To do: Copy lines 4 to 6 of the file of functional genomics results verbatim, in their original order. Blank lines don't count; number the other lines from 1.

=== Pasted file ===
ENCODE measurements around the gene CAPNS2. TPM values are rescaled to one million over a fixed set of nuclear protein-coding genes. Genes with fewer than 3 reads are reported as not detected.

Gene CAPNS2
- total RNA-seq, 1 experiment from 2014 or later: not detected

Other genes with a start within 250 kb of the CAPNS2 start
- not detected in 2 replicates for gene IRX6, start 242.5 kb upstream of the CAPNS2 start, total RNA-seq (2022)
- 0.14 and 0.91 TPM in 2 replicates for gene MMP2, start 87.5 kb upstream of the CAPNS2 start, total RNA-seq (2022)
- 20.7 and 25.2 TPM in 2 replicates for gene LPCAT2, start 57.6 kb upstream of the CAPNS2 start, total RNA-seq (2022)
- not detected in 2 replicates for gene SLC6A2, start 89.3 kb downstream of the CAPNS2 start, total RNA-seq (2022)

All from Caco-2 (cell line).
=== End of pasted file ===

Other genes with a start within 250 kb of the CAPNS2 start
- not detected in 2 replicates for gene IRX6, start 242.5 kb upstream of the CAPNS2 start, total RNA-seq (2022)
- 0.14 and 0.91 TPM in 2 replicates for gene MMP2, start 87.5 kb upstream of the CAPNS2 start, total RNA-seq (2022)